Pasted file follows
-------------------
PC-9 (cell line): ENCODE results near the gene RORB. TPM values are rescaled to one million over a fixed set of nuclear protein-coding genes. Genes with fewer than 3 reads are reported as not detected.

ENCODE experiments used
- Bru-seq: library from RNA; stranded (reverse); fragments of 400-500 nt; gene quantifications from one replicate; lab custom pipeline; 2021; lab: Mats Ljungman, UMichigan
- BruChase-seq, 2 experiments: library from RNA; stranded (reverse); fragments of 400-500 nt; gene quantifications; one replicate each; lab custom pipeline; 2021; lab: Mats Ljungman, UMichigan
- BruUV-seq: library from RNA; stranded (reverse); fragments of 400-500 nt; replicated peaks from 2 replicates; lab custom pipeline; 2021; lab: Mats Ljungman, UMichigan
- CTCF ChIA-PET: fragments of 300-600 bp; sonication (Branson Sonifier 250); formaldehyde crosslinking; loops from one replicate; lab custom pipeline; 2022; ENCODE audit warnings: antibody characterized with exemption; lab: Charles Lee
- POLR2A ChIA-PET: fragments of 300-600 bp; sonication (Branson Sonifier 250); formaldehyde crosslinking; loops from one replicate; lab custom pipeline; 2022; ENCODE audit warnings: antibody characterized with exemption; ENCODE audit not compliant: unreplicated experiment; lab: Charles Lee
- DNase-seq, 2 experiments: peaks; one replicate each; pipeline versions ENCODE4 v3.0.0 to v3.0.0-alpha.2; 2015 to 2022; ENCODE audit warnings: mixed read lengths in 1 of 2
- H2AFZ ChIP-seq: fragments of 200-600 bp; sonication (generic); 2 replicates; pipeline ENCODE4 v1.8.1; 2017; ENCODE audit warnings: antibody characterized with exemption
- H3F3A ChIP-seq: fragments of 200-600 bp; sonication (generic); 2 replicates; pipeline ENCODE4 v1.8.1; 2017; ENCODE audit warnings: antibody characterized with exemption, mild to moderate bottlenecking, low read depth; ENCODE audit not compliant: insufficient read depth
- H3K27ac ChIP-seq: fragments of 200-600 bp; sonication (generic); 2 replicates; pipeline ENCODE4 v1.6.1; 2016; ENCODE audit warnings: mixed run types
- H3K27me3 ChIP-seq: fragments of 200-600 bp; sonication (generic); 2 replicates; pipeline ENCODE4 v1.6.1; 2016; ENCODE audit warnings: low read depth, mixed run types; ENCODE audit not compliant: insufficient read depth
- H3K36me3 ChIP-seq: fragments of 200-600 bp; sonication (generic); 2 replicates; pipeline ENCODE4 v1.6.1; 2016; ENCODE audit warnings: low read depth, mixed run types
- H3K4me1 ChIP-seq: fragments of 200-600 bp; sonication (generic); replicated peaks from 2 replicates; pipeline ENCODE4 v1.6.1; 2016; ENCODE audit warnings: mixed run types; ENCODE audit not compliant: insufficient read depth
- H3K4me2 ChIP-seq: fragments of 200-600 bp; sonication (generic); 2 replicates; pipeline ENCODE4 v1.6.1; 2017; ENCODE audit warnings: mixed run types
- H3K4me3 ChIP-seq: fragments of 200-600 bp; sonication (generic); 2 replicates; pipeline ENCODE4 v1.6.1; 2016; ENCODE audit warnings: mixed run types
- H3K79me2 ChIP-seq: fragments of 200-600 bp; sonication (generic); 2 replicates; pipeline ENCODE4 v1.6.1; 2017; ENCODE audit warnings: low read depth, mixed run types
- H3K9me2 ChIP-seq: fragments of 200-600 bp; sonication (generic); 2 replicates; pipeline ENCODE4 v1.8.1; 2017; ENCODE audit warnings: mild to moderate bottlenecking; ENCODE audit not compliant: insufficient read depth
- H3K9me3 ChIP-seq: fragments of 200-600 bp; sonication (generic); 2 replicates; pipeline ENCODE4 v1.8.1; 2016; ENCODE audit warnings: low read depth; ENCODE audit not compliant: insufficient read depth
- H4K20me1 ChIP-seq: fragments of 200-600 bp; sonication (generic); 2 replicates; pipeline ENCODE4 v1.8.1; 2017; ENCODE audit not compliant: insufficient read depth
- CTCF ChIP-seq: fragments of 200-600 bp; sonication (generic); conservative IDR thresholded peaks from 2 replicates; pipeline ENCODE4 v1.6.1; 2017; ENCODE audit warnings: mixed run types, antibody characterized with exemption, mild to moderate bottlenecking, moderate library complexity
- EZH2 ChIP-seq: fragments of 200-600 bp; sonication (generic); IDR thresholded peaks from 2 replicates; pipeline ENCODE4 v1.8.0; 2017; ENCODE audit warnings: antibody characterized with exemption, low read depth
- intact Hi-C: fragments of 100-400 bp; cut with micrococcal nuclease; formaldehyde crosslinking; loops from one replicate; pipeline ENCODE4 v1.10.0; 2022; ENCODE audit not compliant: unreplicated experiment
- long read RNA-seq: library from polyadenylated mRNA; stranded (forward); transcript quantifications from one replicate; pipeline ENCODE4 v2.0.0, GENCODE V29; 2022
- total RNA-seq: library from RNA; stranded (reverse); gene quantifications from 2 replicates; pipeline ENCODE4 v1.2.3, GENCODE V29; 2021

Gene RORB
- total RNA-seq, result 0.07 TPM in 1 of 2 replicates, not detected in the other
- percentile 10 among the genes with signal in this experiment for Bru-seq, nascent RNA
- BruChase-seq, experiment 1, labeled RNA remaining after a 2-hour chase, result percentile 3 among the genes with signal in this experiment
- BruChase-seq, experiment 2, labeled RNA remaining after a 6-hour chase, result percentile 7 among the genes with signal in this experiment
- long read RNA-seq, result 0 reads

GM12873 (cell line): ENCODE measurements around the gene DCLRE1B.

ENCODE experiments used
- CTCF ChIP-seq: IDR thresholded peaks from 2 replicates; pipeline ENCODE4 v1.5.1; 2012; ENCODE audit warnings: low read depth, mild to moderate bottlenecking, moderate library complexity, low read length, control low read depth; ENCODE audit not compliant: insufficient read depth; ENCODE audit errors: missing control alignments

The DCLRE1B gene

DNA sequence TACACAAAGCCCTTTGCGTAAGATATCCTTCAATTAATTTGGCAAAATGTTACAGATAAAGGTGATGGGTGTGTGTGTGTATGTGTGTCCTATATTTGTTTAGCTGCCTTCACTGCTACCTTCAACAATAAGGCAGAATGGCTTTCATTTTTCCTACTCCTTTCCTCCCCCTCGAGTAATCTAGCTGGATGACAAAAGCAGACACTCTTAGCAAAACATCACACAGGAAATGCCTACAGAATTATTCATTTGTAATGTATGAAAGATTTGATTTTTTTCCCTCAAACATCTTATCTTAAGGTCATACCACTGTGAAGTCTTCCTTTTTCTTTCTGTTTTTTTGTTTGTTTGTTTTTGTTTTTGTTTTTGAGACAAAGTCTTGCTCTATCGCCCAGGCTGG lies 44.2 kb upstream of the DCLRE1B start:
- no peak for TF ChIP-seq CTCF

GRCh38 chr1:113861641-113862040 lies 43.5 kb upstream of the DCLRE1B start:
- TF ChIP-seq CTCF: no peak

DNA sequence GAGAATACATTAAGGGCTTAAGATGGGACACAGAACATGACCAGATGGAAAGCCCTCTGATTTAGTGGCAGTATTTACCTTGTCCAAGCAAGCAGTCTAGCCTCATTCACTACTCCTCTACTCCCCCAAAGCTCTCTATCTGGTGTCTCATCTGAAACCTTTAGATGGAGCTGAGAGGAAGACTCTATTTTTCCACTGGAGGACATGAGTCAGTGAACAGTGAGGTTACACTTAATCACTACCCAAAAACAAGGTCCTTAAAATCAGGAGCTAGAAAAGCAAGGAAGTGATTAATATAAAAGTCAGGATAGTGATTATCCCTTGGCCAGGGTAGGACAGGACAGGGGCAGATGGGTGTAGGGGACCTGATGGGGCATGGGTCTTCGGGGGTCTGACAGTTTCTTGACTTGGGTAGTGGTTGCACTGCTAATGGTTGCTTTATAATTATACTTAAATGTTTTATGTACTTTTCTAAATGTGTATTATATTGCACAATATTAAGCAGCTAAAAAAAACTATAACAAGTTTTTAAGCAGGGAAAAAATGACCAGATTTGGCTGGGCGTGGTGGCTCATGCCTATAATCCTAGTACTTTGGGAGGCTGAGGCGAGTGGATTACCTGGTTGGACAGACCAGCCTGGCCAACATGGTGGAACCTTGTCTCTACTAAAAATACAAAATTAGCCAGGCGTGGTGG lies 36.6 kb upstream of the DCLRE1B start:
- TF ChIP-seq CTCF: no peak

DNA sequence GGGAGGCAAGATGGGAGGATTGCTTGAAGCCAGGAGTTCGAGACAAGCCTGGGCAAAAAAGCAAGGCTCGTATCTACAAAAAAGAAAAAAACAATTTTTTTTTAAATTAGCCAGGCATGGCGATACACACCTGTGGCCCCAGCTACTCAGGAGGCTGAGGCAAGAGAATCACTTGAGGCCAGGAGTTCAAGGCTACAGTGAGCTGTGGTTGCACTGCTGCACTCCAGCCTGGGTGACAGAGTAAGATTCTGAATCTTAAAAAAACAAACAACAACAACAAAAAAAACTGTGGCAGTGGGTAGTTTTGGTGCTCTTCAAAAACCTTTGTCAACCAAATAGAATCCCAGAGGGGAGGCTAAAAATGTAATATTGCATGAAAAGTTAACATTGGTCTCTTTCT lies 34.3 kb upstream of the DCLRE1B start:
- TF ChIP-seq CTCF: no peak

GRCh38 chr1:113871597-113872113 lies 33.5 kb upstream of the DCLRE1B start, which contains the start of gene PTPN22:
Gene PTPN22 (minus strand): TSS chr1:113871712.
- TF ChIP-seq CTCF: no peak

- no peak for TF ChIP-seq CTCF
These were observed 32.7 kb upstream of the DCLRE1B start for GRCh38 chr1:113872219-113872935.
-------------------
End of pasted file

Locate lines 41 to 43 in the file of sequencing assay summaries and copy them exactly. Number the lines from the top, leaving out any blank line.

- TF ChIP-seq CTCF: no peak

DNA sequence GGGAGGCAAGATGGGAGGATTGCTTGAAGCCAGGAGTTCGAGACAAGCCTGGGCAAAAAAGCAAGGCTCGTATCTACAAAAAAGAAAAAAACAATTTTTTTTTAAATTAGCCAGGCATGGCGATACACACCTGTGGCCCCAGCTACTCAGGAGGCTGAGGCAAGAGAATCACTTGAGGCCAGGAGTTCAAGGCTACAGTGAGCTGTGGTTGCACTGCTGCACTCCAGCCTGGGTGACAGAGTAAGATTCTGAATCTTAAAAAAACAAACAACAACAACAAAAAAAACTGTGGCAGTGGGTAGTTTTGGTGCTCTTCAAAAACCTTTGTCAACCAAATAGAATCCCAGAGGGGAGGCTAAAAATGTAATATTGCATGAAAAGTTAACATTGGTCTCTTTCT lies 34.3 kb upstream of the DCLRE1B start:
- TF ChIP-seq CTCF: no peak